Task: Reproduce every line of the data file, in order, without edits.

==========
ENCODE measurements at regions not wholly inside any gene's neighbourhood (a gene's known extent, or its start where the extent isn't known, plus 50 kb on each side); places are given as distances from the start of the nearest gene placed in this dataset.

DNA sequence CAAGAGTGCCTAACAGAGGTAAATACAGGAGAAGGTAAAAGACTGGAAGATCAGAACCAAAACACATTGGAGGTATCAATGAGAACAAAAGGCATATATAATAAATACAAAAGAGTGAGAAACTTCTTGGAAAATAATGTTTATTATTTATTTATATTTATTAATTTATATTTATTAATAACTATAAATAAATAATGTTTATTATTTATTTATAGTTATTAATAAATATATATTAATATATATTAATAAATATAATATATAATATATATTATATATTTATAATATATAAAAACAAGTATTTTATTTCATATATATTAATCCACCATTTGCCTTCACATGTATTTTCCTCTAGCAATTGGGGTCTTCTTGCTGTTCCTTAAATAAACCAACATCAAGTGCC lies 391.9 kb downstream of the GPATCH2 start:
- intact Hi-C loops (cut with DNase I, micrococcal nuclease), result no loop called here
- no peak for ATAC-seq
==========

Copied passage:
ENCODE measurements at regions not wholly inside any gene's neighbourhood (a gene's known extent, or its start where the extent isn't known, plus 50 kb on each side); places are given as distances from the start of the nearest gene placed in this dataset.

DNA sequence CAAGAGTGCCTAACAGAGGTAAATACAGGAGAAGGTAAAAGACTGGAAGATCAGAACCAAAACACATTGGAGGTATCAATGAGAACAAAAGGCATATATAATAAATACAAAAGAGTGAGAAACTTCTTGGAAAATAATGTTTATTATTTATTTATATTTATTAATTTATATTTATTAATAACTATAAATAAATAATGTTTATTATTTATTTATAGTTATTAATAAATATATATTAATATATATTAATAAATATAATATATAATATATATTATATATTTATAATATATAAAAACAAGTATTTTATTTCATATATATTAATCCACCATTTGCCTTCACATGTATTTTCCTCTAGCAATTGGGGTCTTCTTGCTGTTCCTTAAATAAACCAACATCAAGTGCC lies 391.9 kb downstream of the GPATCH2 start:
- intact Hi-C loops (cut with DNase I, micrococcal nuclease), result no loop called here
- no peak for ATAC-seq